My wife, Deb, went with our daughter, Emma, to Peru on Friday for three weeks for Deb’s 25th high school reunion. I stayed home with our son, Eric. It’s amazing how quiet the house is. It feels like a different house. I am also struck by how much better I am focusing on my work. But boy do I miss them. Time alone in a relationship can be quite challenging.

Over the years we have always had separations like this because my family is in New York and Deb’s is in Peru. We have both also gone on our own trips separately. I find these times to be so incredibly valuable for me and for our relationship.

Challenges of time alone

When I am able to acknowledge and accept the painful feelings, it becomes so much easier to enjoy and be open to a new and different experience. The painful feelings include missing Deb and Emma, feeling abandoned, alone, jealous and resentful that she is off having a great time while I am here. These feelings aren’t rational. They co-exist with being happy for her that she is there with her family and that my in-laws have time with their daughter and granddaughter and that Deb is having fun with her friends.

If I don’t acknowledge to myself the difficult and sometimes shameful feelings they end up getting in the way of the positive ones. If I react punitively to myself for having the painful feelings I know they just get worse.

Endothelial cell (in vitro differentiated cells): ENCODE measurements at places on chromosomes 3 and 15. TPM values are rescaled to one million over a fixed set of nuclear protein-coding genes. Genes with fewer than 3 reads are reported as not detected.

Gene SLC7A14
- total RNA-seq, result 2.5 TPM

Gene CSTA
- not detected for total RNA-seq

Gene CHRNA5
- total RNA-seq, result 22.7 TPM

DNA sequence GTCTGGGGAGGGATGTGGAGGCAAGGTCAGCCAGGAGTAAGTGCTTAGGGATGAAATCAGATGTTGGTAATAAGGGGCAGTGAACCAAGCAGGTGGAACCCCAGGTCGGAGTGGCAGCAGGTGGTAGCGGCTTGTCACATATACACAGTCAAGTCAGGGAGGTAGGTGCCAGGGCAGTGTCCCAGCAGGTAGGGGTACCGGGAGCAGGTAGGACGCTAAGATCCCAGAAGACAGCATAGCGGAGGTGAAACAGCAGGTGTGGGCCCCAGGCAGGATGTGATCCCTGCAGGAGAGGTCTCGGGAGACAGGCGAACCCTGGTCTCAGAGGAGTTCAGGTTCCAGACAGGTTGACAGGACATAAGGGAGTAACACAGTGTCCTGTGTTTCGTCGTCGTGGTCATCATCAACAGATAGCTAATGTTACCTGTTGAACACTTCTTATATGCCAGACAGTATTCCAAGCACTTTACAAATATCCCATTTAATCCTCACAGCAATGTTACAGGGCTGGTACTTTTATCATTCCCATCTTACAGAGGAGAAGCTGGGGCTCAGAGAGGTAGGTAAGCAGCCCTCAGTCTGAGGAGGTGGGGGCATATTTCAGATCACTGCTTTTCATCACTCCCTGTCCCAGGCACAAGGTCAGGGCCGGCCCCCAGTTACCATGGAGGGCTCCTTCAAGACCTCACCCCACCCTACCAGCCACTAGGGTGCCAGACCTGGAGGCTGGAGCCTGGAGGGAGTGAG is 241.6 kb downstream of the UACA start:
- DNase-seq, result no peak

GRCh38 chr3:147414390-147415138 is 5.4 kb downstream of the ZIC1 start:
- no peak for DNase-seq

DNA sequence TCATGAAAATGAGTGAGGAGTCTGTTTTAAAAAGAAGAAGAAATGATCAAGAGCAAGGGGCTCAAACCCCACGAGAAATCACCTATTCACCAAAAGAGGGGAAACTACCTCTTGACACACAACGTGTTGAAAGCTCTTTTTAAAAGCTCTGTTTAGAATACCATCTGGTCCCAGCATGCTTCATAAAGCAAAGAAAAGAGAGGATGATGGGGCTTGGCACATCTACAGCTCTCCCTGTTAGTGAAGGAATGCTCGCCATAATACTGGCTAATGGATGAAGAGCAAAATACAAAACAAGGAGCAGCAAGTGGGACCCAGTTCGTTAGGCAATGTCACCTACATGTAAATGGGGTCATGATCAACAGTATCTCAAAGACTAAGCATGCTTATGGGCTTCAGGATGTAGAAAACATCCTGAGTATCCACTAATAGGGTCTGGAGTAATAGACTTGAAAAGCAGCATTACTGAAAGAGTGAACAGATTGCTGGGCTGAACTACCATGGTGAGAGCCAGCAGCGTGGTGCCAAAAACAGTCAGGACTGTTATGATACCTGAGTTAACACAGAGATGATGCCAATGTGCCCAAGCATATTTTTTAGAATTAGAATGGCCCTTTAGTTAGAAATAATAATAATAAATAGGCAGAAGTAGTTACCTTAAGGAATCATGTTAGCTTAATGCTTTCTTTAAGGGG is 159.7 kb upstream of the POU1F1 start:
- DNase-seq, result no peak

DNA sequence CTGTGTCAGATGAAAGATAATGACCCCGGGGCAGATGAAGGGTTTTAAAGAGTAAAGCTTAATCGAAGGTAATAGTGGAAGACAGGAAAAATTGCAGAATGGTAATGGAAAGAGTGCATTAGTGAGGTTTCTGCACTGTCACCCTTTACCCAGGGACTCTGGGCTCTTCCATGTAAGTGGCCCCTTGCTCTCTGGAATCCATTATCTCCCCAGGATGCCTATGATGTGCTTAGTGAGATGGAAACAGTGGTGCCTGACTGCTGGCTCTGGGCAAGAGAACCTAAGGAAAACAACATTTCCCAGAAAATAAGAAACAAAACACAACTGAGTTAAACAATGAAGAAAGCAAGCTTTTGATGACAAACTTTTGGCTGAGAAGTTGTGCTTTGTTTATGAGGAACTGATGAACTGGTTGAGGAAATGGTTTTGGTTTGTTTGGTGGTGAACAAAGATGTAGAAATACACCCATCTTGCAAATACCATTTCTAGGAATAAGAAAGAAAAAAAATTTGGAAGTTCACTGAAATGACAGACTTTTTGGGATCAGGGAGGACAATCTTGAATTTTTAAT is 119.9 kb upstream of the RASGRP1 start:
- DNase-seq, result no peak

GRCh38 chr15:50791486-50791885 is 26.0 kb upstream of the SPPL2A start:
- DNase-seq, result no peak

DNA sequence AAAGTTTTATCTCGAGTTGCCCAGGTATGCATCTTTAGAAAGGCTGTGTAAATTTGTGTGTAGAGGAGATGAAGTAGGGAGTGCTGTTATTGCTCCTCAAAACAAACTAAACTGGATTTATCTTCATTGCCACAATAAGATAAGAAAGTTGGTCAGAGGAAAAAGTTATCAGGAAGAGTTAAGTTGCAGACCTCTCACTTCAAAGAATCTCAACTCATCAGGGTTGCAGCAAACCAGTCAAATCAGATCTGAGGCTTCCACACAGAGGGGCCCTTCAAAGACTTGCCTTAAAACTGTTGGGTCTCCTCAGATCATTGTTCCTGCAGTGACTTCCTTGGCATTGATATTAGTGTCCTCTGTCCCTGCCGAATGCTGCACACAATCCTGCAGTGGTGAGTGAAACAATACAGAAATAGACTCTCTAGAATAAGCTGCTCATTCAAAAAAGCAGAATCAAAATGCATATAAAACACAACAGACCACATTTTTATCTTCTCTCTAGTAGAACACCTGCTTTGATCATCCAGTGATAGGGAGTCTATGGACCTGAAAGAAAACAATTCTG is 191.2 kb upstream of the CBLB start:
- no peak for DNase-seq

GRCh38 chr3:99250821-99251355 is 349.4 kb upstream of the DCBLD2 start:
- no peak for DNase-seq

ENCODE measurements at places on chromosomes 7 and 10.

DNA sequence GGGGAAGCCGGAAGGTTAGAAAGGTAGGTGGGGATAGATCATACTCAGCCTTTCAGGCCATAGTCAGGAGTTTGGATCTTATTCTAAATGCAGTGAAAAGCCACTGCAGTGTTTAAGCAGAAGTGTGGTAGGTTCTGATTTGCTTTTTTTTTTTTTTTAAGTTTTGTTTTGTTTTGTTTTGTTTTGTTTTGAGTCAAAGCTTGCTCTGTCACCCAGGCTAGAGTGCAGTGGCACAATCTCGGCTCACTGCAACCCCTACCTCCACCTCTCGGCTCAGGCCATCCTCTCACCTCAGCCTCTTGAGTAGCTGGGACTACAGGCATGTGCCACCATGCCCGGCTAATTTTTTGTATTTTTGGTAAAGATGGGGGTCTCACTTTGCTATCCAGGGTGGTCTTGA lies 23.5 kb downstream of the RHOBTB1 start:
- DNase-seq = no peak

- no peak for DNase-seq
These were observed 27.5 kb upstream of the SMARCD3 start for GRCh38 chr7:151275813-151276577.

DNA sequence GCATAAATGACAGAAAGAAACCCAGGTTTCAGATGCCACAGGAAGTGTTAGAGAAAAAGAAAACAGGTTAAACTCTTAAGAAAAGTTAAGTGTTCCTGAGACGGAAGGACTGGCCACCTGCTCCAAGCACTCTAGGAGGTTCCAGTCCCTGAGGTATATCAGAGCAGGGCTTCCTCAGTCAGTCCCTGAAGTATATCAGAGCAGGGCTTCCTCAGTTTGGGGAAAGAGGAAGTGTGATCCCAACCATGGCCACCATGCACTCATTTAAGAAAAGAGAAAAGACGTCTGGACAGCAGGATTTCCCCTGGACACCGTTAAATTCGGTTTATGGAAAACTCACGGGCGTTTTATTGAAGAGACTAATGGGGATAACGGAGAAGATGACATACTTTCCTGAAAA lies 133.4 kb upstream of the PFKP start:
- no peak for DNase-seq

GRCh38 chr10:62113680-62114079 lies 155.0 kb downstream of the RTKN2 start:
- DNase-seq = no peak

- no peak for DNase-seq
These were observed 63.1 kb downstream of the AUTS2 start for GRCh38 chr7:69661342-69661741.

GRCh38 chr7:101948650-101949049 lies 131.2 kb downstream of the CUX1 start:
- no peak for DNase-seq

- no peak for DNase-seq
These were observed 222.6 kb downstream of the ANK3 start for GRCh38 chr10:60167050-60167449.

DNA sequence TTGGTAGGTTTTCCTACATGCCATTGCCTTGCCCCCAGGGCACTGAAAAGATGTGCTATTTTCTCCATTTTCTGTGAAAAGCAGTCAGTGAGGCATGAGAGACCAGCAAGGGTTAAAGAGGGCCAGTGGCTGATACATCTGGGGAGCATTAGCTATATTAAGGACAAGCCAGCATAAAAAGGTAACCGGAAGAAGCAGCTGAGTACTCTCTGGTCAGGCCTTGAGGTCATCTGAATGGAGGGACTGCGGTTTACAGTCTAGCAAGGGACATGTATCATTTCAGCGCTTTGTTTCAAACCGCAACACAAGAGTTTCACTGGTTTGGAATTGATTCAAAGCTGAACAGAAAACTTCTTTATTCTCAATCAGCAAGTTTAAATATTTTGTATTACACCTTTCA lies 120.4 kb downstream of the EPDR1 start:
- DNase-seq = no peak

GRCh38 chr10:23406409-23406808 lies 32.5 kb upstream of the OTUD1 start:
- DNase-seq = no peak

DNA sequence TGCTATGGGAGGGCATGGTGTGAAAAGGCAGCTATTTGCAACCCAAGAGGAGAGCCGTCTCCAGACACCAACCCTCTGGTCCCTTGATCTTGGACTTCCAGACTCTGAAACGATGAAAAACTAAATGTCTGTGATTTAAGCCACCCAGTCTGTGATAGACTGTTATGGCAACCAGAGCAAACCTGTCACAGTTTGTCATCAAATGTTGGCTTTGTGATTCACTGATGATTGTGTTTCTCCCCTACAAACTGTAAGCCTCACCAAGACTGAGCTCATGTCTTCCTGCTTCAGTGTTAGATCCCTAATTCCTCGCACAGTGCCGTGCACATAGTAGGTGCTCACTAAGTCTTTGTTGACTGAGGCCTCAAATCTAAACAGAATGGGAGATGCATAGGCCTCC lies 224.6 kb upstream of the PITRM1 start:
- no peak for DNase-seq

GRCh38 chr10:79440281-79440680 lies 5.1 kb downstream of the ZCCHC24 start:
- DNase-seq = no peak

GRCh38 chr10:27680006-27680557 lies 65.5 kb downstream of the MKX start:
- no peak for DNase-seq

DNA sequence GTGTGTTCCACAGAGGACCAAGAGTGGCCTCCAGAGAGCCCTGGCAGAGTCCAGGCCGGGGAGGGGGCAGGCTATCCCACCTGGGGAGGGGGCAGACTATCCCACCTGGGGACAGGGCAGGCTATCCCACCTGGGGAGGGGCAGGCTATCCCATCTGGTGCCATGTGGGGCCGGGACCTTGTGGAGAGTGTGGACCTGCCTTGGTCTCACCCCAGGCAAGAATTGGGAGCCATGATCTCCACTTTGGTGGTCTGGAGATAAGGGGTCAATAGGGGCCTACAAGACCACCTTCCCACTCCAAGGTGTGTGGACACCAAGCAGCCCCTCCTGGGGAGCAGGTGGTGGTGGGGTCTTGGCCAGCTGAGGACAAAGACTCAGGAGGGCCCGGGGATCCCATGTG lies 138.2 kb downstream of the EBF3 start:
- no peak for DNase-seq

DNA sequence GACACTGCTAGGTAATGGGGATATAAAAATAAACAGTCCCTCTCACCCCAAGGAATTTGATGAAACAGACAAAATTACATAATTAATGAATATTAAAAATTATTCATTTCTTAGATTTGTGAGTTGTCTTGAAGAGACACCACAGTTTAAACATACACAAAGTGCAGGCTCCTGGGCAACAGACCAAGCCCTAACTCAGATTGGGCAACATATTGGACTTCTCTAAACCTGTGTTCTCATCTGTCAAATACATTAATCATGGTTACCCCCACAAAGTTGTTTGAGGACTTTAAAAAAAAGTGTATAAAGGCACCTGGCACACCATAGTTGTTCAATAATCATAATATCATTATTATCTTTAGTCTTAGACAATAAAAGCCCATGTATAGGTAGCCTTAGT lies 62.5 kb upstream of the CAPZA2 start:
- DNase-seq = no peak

Benefits of time alone

Some of the benefits of time alone are that I can get more work done, spend quality time with my son, Eric, call some friends and family, and connect to my creative interests.

Overall, I find these changes in routine are growth opportunities. There is a part of me that always resists them and feels more vulnerable and there is a part of me that feels excited by the newness and the unknown.

It forces me to deal with the fact that Deb and I are very different people with different needs and backgrounds. For example, she is so excited to be at her high school reunion. I wouldn’t go to mine if you paid me.

Those differences can feel threatening and frustrating, but they are also what make for a healthy relationship. I don’t want her to be the same as me. I don’t want her to not have her own experiences and pursue her own dreams. The healthy adult in me doesn’t want that, but when I am triggered, there is a visceral part of me that wants to just withdraw or have a temper tantrum.

It feels good just to be writing this right now because I am acknowledging the different feelings I am having and hoping that in sharing them it will resonate with others and help them to feel less shameful about integrating their different, often conflicting, experiences.

P.S. I wrote this on Monday and now, three days later, I have seen how the act of acknowledging my feelings and writing this post have caused a major shift in my perspective, attitude, and state of mind. I spoke to Deb this morning and felt so happy to see her having such a good time. I know that this is because I acknowledged what I was feeling and didn’t beat myself up over it.

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‚ÄčDavid B. Younger, Ph.D. is the creator of Love After Kids, for couples that have grown apart since having children. He is a clinical psychologist and couples therapist with a web-based private practice and lives in Austin, Texas with his wife, 13-year-old son, 3-year-old daughter and 5-year-old toy poodle.

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